Are internships worth the effort?

Courtesy of CHRISSY SCHNABEL Though internships can be stressful, students agree they’re worthwhile.

Courtesy of CHRISSY SCHNABEL
Though internships can be stressful, students agree they’re worthwhile.

By CLAIRE FOX
For The News-Letter

In addition to balancing academics and social lives, many Hopkins students are also involved in semester-long internships during the school year to gain real-world experience in occupational fields. Students often view their internships as equivalent to an extra class.

Senior Callie Plapinger, an International Studies major, is currently interning for academic credit with the Council on Foreign Relations, a nonpartisan membership organization, think tank and publisher.

The council is located in Washington, D.C. so Plapinger commutes for three hours a day, three days a week. As a result, she has to plan her weekly activities carefully to balance her internship, homework and free time.

“I really have to take advantage of doing work and seeing friends on the weekend in order to balance the commute,” Plapinger wrote in an email to The News-Letter.

Last spring, senior Chrissy Schnabel, an anthropology major, worked as a marketing intern for Fila USA, a sportswear company. She assisted the global marketing manager to develop on-site activation programming at sponsored tennis events and apparel collection launches.

She also coordinated a uniform outfitting program for Fila-sponsored junior tennis players and coaches and created an archive for all press and social media mentions for the tennis public relations team.

Schnabel worked twice a week for a total of seven hours per week, so she had to find a compromise between schoolwork and her internship and advises other students to do the same.

“I purposely only took four classes that semester instead of my usual five, so that I wouldn’t get overloaded with work. Because of this I was always able to make time for schoolwork, clubs and a social life,” Schnabel wrote in an email to The News-Letter. “I think that it’s important that students approach an internship during the semester as if it was another class. If you’re the kind of student that can’t really handle taking six classes at once, then you probably won’t be able to handle five classes and an internship.”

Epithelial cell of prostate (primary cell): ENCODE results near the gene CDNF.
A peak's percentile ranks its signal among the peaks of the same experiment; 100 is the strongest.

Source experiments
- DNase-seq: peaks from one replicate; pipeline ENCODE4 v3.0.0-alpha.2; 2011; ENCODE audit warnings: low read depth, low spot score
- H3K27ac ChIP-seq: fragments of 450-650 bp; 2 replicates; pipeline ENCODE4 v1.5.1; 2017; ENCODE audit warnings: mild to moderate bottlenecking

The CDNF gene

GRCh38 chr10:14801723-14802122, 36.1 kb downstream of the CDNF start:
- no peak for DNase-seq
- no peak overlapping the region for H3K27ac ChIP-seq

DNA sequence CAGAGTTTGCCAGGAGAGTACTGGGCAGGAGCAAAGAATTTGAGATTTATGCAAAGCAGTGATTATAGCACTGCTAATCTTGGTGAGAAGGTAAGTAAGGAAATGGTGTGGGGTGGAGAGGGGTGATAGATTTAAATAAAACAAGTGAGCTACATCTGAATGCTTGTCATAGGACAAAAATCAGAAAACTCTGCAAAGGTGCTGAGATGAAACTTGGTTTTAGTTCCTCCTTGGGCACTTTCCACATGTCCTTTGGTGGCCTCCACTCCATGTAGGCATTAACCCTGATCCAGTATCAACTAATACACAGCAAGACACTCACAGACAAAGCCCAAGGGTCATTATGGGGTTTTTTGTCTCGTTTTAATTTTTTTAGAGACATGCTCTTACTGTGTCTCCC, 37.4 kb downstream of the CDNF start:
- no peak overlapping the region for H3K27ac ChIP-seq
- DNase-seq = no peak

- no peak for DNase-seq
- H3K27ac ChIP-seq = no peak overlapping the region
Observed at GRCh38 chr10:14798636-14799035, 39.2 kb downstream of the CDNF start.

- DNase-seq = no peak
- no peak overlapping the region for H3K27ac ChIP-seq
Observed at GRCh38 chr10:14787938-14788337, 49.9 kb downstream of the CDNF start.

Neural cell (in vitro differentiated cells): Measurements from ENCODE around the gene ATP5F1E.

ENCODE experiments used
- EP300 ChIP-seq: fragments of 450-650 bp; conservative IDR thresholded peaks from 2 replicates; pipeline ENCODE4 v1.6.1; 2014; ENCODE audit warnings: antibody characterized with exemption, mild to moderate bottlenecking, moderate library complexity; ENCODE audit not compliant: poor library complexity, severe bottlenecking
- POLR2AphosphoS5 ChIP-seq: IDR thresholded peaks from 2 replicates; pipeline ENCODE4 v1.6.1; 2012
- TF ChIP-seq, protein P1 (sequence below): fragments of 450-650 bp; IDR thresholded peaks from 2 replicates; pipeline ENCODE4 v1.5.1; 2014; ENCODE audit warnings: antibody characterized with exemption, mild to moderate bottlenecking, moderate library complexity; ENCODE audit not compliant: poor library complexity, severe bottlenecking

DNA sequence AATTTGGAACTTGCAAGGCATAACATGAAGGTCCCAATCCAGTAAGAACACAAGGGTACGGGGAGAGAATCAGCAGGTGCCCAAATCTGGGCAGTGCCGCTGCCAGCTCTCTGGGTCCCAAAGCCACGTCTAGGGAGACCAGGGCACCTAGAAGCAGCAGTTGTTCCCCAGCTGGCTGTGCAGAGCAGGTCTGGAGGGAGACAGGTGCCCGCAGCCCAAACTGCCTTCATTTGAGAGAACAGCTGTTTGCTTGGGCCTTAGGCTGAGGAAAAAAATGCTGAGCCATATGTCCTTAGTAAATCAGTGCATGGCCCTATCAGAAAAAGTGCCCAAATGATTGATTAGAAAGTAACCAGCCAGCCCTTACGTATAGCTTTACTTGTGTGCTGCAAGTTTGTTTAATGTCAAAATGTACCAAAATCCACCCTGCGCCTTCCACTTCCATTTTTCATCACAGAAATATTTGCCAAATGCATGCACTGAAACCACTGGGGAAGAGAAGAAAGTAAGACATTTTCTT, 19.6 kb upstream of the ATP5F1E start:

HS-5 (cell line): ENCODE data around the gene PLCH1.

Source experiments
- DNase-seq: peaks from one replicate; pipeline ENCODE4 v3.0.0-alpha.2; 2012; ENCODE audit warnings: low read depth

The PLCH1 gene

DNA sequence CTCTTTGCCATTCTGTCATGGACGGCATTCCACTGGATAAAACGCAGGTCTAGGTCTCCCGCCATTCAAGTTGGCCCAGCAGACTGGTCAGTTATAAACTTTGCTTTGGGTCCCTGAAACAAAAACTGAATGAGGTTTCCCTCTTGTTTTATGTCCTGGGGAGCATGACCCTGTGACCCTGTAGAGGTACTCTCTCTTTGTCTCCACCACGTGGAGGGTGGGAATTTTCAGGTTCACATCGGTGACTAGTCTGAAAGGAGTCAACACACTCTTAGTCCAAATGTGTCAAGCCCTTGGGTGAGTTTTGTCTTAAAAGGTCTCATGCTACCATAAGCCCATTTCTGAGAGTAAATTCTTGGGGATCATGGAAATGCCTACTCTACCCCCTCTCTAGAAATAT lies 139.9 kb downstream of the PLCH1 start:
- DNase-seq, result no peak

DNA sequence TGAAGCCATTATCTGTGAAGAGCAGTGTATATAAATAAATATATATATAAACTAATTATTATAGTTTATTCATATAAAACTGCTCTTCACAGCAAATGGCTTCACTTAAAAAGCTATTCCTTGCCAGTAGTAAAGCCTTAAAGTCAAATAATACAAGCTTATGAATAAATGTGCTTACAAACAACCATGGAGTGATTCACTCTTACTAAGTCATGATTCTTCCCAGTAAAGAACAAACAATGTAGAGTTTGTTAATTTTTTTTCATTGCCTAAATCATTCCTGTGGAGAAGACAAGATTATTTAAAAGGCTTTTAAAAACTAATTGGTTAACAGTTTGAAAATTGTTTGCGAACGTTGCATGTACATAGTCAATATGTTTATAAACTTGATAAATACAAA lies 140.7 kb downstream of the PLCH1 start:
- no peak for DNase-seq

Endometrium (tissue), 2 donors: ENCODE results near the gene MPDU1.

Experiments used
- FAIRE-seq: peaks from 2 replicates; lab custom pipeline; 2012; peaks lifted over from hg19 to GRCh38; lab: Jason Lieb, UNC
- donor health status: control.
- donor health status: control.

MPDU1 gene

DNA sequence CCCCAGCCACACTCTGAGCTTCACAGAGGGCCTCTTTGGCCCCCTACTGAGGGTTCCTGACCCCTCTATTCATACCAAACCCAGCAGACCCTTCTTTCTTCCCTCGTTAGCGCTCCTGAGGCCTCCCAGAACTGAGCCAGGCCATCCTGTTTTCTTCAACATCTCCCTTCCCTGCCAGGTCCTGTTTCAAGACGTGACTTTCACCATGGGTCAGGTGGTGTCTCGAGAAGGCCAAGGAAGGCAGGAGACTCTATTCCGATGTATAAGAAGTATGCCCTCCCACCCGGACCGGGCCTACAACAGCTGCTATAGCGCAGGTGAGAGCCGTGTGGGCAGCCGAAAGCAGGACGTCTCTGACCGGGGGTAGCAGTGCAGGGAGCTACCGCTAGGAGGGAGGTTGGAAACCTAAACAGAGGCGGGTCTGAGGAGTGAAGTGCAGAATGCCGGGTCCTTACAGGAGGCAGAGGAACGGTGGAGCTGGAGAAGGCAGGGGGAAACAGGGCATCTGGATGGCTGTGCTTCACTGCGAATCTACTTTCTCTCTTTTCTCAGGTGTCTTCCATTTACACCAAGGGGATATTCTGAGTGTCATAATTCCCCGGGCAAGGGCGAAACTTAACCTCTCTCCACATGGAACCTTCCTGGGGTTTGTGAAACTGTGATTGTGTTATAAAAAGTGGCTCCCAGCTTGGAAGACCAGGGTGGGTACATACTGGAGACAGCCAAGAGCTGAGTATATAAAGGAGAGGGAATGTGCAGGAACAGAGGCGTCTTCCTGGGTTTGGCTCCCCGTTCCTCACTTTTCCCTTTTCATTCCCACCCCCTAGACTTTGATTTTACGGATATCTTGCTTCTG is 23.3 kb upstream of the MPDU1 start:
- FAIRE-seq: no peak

Senior Charlotte Pomp, an East Asian studies major, is currently participating in a paid internship with RBC Capital Markets, a Canadian investment bank. She is working on wealth management for the Washington Wealth Group out of a Chevy Chase, Md. office. Pomp signed up for multiple once-a-week classes in order to give her time to work and commute but said she has little time for a social life.

“In my sophomore and junior years, I used to be focused more on going out, and now I have no life because all I do is apply for jobs and go to my internship,” Pomp said. “Trying to get into finance from Hopkins is very tough.”

Senior Jenn Roche, an International Studies major, does not have to factor in a commute to her experience interning at the Housing and Urban Development Department of the U.S. Government. However, she instead has to fit in 10 hours of virtual work via email per week.

Despite learning from a previous experience during her sophomore year that substituting an internship for a class allows for more free time, Roche described her current position as a significant addition to her schedule.

“I treat it like a class, so I’m diligent and complete my work each week. It’s really hard to balance everything between classes and working and everything else that comes with being a student,” Roche wrote in an email to The News-Letter. “I definitely feel like I have less free time, and I have to really schedule myself.”

Though internships during an academic semester can cause stress due time management and heavy workloads, Plapinger, Schnabel, Pomp and Roche all agree that the benefits of a semester-length internship outweigh the potential stress.

“I think the internship is great because it’s pre-professional experience and my bosses are phenomenal,” Pomp said. “[Students] should definitely intern because it’s helped so much with my apps to full time jobs right now.”

According to Roche, not only will participating in an in-semester internship give students occupational experience that cannot be learned in a classroom, but it can also build students’ character to show to future employers.

“I recommend other students do an internship to gain more experience and boost your résumé. It shows that you can handle a lot of responsibilities at once,” Roche wrote. “Just make sure not to overload yourself!”

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